England catch fire
Astonishing fielding by Stokes and Archer’s lethal bowling bamboozle South Africa as tournament opens with a bang
England lost a wicket to the second ball of their World Cup campaign but never their nerve. A new, resilient England came through the fire to defeat South Africa by 104 runs and will be all the stronger for it. They can even start to enjoy this tournament after making such an authoritative opening statement.
The icing on top of this satisfying cake was the catch by Ben Stokes. No boundary catch could be more sensational than the one when Stokes ran to his left and, finding the ball too high for him to reach with both hands, leapt and went for it with his right. Stokes tumbled and rolled several yards towards the boundary, such was the force behind Andile Phehlukwayo’s slog-sweep.
Fielding has seldom excited people in England but Stokes’ catch was so spectacular that anyone who saw it would be animated to try it, on a cricket ground, in a gym or park, or at any rate in the imagination. If fielding comes to be enjoyed in England as never before, that will be a legacy in itself from this World Cup.
Stokes also stretched himself to make his highest one-day international score – 89 off 79 balls – since the Bristol nightclub incident in September 2017, steering England to a total that might have been below expectations but was above par on a spongy pitch made soft by recent rain. It was easy-paced for batting, but hard to hit the ball other than in the air.
Stokes was not alone in rising to this occasion. Jason Roy looked an almost complete batsman as he saw off the initial threat of Imran Tahir, after South Africa’s wrist-spinner had dismissed Jonny Bairstow with his second ball, not just the punisher of pace that Roy has always been. There was such control in Roy’s batting, even though England will not play at his home ground again, that it bodes well for England in the rest of this tournament.
When England bowled, the chances of Stuart Broad taking the new red ball in a Test for England this summer plummeted. Nobody, surely, except Jofra Archer should be sharing it with James Anderson in the Ashes. Archer was everything a fast bowler should be – fast,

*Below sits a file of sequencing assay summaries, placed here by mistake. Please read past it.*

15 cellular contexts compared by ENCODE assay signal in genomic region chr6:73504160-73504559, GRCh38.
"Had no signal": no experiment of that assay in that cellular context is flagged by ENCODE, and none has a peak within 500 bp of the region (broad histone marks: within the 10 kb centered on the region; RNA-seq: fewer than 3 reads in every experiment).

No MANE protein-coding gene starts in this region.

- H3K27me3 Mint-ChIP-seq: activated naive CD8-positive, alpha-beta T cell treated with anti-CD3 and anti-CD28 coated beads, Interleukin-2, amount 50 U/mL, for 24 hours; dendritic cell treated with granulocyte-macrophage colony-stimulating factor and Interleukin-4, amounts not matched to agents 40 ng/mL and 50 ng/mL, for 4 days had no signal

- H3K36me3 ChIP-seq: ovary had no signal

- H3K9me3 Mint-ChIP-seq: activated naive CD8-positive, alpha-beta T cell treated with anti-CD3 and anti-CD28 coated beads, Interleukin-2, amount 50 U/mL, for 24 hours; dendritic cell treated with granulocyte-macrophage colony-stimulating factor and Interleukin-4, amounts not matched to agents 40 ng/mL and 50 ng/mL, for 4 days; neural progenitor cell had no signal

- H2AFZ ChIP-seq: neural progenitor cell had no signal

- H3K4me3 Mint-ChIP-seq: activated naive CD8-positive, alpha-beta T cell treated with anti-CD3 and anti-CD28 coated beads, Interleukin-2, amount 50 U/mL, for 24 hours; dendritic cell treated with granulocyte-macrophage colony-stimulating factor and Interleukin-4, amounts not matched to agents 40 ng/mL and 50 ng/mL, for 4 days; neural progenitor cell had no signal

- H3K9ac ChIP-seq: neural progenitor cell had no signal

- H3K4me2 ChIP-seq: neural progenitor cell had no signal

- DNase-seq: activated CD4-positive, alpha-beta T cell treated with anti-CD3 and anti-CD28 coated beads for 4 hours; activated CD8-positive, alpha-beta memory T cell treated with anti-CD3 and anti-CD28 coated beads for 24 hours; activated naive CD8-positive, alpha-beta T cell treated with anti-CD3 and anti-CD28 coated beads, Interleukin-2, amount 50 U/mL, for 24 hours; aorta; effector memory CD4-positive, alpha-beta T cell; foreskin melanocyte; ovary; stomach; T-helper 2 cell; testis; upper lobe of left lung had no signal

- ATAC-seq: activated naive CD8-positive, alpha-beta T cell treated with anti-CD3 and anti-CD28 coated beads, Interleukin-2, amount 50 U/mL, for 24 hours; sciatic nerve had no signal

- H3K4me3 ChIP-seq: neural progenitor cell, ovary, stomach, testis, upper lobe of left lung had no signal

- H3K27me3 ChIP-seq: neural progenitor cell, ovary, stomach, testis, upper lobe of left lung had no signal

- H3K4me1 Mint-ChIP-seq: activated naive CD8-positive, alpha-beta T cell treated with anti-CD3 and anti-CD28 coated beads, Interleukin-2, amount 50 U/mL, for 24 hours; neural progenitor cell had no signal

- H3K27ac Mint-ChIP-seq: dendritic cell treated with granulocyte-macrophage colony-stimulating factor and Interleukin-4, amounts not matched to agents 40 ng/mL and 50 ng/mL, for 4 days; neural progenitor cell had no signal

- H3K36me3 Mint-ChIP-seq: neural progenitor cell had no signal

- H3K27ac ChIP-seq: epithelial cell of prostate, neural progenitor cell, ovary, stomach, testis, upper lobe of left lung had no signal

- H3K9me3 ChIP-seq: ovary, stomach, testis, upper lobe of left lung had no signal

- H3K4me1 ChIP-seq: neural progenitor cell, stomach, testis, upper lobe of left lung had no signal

‘Archer’s bowling display announced him as possibly a once-in-generation fast bowler’
bouncy, tight of line, and equipped with a threatening bouncer which took two wickets as well as hitting Hashim Amla’s helmet so hard that he had to be withdrawn from Archer’s firing line, only to return when the game was almost up.
Archer was easily the quickest bowler on either side – and it would have taken a young Dale Steyn to match him, not the injured 35-yearold edition. Archer’s four-over spell against Pakistan at the Oval had announced him as a World Cup certainty, but his five-over opening spell against South Africa – by the end of which England were psychologically on top – announced him as something more, quite possibly a once-in-a-generation fast bowler. Not that Archer should be classified as that alone, for a back-foot cover drive in his three-ball innings was that of an all-rounder.
Eoin Morgan shone, too. England’s captain did not risk his cracked finger by fielding in the slips but, after Roy and Joe Root were out in the space of four balls, he deduced this was not the normally hard Oval surface for blasting and blazing. After losing the toss, and the right to bowl first, Morgan also outmanoeuvred his opposite number, Faf du Plessis.
The new South Africa have a bowling attack that is multiracial and multifaceted: as England’s innings wore on, they switched adroitly to slower balls that “sat” in the pitch and bounced abnormally if the ball landed on its seam. But Du Plessis was guilty of the traditional failing of South African captains in being too defensive: he was excellent at containment, and was ready to field at long-off or long-on at both ends, and took an exceptional, if not Stokes-class catch.
However, he did not strike when the iron was hot and England were nervy: a gully to go with two slips for Roy and Root when cover-driving on the up was too risky, could have broken England’s back.
The eventual three-figure margin did not reveal how nip-and-tuck the match was – when Jonny Bairstow was dismissed by Tahir’s leg-break to the crowd’s shock, when England kept losing batsmen well set, when they entered the last eight overs of their innings without Jos Buttler left to plunder them, and when South Africa reached 129 officially for the loss of two wickets.
Nobody made a hundred but at least two century stands were recorded for England, 106 by Roy and Root, the same again by Morgan and Stokes.
Otherwise, South Africa’s fielding – a traditional discipline for them – helped to keep the lid on, but they were to be outplayed in that department, too.
Archer’s bounce was too steep for Aiden Markram’s cover-drive and du Plessis’ hook, a swirling topedge well caught at long-leg. Three wickets in the first 10 overs usually leads to victory and Archer by himself took two and made Amla retire hurt.
Quinton de Kock took the attack to England, only to shovel to fine leg a ball always going down leg side; JP Duminy, who should not have played ahead of David Miller, gave his wicket away; and England’s out-cricket did the rest.
Not a perfect performance, but an almost perfect response to the tension of an opening game and that initial shock.
England’s Ben Stokes takes a sensational catch close to the boundary